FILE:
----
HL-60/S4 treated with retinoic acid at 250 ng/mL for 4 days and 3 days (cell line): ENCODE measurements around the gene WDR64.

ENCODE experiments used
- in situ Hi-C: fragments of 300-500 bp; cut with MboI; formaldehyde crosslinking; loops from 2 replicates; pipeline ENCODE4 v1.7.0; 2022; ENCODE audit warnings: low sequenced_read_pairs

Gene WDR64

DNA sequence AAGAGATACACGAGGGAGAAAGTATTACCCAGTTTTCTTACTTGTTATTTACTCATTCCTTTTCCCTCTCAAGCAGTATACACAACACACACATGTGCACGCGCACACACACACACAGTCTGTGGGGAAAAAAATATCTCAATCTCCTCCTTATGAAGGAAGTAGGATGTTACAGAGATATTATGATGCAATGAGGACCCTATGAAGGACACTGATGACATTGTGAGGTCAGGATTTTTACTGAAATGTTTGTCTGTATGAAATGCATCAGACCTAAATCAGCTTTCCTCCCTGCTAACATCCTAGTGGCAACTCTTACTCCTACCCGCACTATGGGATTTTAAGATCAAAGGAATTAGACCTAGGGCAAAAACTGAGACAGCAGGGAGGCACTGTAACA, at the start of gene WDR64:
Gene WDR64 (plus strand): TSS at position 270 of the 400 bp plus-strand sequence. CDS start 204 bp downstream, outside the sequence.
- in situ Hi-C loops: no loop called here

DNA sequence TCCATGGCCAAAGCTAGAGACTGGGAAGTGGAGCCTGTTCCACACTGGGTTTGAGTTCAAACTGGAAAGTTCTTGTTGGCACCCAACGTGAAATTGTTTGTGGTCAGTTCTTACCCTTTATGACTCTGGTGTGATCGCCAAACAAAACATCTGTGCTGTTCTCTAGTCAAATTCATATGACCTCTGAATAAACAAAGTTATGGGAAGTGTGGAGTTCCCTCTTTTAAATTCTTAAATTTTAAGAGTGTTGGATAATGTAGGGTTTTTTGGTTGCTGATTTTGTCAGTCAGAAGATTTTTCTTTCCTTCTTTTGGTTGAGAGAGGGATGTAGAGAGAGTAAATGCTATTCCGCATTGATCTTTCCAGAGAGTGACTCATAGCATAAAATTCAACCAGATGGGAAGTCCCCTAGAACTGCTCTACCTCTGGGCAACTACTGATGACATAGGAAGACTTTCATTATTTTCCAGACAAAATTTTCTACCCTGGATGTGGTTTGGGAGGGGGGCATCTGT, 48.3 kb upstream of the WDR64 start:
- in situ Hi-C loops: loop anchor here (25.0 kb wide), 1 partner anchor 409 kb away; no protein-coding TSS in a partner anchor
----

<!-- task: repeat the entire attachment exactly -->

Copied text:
HL-60/S4 treated with retinoic acid at 250 ng/mL for 4 days and 3 days (cell line): ENCODE measurements around the gene WDR64.

ENCODE experiments used
- in situ Hi-C: fragments of 300-500 bp; cut with MboI; formaldehyde crosslinking; loops from 2 replicates; pipeline ENCODE4 v1.7.0; 2022; ENCODE audit warnings: low sequenced_read_pairs

Gene WDR64

DNA sequence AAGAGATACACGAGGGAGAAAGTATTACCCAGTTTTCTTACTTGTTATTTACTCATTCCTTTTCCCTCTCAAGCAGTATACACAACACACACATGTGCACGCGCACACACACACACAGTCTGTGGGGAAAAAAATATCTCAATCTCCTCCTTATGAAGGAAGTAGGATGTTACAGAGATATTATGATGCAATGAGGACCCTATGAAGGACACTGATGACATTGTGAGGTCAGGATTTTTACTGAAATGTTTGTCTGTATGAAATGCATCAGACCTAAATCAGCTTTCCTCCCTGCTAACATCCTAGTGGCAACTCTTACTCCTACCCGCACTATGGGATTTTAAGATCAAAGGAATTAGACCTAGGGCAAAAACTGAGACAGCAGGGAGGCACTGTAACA, at the start of gene WDR64:
Gene WDR64 (plus strand): TSS at position 270 of the 400 bp plus-strand sequence. CDS start 204 bp downstream, outside the sequence.
- in situ Hi-C loops: no loop called here

DNA sequence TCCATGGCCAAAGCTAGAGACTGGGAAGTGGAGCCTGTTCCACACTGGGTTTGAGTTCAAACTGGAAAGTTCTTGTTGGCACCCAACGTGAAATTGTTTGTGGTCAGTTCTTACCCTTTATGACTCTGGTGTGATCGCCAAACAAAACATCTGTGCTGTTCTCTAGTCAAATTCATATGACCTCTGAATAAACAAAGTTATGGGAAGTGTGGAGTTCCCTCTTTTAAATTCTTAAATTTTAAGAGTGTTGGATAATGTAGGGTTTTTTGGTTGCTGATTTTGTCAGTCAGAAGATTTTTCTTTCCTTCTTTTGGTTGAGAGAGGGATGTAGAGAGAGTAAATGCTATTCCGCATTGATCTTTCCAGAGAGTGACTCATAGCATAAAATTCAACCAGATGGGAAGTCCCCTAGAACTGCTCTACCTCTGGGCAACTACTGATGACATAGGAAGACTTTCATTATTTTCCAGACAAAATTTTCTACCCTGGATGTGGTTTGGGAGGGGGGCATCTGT, 48.3 kb upstream of the WDR64 start:
- in situ Hi-C loops: loop anchor here (25.0 kb wide), 1 partner anchor 409 kb away; no protein-coding TSS in a partner anchor